The Terrible Tale of Danny Ings (So Far)

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A real shame this one.

The early years of Danny Ings’ career have seen him take a refreshing route to the top that seems to be all the rage these days. Starting out with Bournemouth in League Two, he, like his former South Coast club, has climbed the football ladder and was sitting pretty at the very top step upon joining Liverpool in June 2015.

Fans at both Bournemouth and his next club, Burnley, admired the energetic determination of a man who, rather than born to be a top player, has developed himself to potentially become one. It took a while for him to make this big league, and it wasn’t until his fifth full season as a professional he struck double figures.

When he did though, it was 26 in 45 games, followed by 11 for a relegated team in the Premier League. It may take him a bit to get going, but when he does he’s well worth the wait.

This is what makes his latest injury at Liverpool such a painful one. There’s no doubt he’s held in high regard by his teammates, an indication of both his popularity and the beautiful energy around Melwood these days. Fans have a lot of love for him as well because it’s clear he could, given chance, become a cracking player. All he needs is a good run of games, it seems, and he’s (twice) been robbed of that chance in the cruellest and most painful way.

I’ve never suffered a proper footballing injury before (clearly don’t chuck myself into enough tackles), so I can’t begin to imagine what it must feel, at first, to pick up such a painful injury, and second to have to miss out on so much action. Especially when you know, deep down, that you just need a good run of games to show the world what you’re made of.

There’s some good news for the lad though. Having suffered an anterior cruciate ligament (ACL) injury to his left knee, Ings came back strong and looked like breaking the first team at last. Floods of goals in the youth teams showed he’s lost none of his pace, timing and sharpness and, for a while at least, boded well for the future. Another man full of goals could only be a good thing for the team.

He came back from that injury and that tells me he will this time.

The second positive is that it’s his right knee this time. Might not sound that positive, but if he’d suffered the same injury to the same knee this soon after returning, I’d be wondering if a proper comeback would ever be possible. There would, in that instance, be a high likelihood he’d come back again, get injured again, and it may all become a bit too much for him. That’s not the case and I’ve got faith he’ll return as he did the first time.

However, this is an injury, and they inevitably do bring some bad news.

There may just be, for one, a regrettable seed of doubt in Klopp’s mind over a player he regards as both a fine talent and a fine bloke. How weak are his knees if this is going to keep happening? And now they’ve both had a ligament injury, will they be weaker still now? Studies have shown that, albeit years down the line, the risk for loss of knee cartilage can be a considerable amount greater.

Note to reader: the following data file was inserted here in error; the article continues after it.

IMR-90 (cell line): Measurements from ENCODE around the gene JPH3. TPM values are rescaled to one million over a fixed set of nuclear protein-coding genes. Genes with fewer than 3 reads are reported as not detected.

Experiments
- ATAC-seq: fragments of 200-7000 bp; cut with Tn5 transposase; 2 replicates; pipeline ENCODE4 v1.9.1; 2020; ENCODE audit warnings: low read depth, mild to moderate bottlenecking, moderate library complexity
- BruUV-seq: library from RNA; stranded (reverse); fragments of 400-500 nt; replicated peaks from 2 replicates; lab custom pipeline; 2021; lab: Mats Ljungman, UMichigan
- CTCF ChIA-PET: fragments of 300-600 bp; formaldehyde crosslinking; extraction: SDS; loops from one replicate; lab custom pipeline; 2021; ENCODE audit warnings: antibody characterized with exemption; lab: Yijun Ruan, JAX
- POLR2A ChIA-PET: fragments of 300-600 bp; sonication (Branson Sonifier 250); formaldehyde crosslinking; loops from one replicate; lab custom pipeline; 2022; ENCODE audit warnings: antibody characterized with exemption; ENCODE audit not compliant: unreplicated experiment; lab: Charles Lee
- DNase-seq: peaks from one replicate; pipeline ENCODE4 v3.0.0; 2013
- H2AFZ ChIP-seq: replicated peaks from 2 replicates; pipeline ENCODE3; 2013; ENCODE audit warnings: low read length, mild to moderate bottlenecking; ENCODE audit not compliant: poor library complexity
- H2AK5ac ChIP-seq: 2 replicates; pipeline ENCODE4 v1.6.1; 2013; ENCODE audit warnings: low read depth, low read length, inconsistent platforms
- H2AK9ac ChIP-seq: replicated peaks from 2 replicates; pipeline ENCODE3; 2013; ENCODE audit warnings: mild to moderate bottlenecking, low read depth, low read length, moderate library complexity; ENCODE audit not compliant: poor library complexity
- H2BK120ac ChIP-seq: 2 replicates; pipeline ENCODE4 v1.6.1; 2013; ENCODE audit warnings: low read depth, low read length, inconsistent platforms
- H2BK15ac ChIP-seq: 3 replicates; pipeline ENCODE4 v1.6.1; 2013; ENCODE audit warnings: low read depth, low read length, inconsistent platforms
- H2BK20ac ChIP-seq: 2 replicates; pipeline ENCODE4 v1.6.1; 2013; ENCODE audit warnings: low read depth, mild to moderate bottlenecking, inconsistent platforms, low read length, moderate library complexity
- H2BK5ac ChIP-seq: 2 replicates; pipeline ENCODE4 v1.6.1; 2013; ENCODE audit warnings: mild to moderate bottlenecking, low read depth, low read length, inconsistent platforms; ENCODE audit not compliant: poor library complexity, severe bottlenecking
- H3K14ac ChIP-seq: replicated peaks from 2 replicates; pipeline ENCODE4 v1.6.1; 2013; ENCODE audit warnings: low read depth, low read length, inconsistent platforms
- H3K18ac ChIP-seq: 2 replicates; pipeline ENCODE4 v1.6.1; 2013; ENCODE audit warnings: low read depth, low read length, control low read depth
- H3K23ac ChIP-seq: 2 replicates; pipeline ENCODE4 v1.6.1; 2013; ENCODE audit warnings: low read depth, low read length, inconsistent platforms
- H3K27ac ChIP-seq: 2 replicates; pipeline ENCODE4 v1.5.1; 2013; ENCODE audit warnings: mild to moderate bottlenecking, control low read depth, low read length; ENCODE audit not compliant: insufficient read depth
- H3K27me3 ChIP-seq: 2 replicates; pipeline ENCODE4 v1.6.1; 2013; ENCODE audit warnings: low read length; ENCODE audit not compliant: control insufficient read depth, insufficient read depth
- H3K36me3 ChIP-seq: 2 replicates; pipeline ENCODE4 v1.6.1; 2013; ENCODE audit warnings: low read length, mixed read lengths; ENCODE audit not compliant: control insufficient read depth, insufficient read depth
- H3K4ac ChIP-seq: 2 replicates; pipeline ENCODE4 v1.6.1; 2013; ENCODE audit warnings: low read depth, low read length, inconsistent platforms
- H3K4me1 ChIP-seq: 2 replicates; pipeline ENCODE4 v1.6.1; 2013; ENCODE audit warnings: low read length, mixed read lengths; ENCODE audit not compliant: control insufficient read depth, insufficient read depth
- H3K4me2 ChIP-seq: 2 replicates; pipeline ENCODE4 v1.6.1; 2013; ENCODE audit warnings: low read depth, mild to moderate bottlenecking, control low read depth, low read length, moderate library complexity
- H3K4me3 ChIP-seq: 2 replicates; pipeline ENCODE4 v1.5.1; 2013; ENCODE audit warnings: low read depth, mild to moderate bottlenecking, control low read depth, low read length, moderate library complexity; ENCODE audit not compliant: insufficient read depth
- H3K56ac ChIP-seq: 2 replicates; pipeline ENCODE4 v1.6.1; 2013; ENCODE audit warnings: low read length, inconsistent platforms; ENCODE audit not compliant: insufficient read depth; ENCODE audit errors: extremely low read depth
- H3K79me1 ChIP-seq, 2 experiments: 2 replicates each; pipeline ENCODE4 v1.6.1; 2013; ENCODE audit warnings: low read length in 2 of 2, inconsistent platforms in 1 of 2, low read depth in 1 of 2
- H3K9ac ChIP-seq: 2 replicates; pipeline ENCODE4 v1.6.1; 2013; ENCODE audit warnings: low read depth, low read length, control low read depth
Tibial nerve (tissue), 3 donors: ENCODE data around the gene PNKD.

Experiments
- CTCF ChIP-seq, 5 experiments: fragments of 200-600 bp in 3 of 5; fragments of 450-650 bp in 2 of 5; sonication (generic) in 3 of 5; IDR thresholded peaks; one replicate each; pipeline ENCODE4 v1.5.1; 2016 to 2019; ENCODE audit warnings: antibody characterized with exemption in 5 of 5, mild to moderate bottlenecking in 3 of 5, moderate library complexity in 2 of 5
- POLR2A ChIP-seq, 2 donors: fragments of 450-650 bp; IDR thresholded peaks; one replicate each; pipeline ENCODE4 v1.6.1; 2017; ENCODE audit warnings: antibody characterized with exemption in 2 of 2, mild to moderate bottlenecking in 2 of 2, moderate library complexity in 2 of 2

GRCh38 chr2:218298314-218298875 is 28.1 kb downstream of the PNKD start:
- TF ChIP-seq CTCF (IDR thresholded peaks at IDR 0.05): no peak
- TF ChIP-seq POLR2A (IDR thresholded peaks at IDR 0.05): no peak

Modern medicinal techniques are always improving, and players sidelined for 9 months now might have been twice as long 20 years ago. However, while these techniques lessen the risk of cartilage damage down the line they by no means get rid of it and this might be something for Klopp to think about.

Which begs another question. If Ings features in his long term plans, and those plans are now cast in doubt, will he be seeking a replacement? Not only will Ings be absent at the start of 2017, but with no Saido Mané in January, Roberto Firmino will probably move onto the wing with Sturridge/Origi coming in to attack. This isn’t Klopp’s preferred system, and he may look for another option in the transfer market.

In all honesty it would be very un-Klopp to quickly dip into the transfer market before looking at the options he has in stock already. Will Origi do the job up top? He’s looked excellent when he’s played, but for some reason isn’t playing quite enough. Will Sturridge, just a handful of goals and a little more luck away from being on okay form, fill the gap? What about Sheyi Ojo or Ovie Ejaria filling in for Mané instead?

This, to me, seems the slightly more likely outcome. Klopp didn’t go nuts last January when his team were nowhere near his own – he worked with what he had. Now he’s built a squad in his image, and no doubt legislated for the odd injury, so it’s even more likely he’ll do the same again. Some fans may call for an attacking replacement, but have we largely not been saying for months we should prioritise CB and LB instead? I think our attacking options are still what they were before his injury and no reinforcement is necessary just yet.

January might have been Ings’ chance to break into the team with Mané absent but it won’t be his last chance. It’s easy to forget, when you look at him, he’s only 24 (he hasn’t aged well it must be said), and players like Alan Shearer, Ruud Van Nistelrooy and Alessandro Del Piero all suffered the same injury at a similar stage in their career. While I’m not suggesting Ings is destined to hit that level of quality, they all went on to have stellar careers and there’s plenty of hope for our forward yet.

Let’s all continue to show him the love he’s had so far, pray for a swift and healthy return and watch this slow burner catch fire at last, because that’s what he deserves more than most right now.

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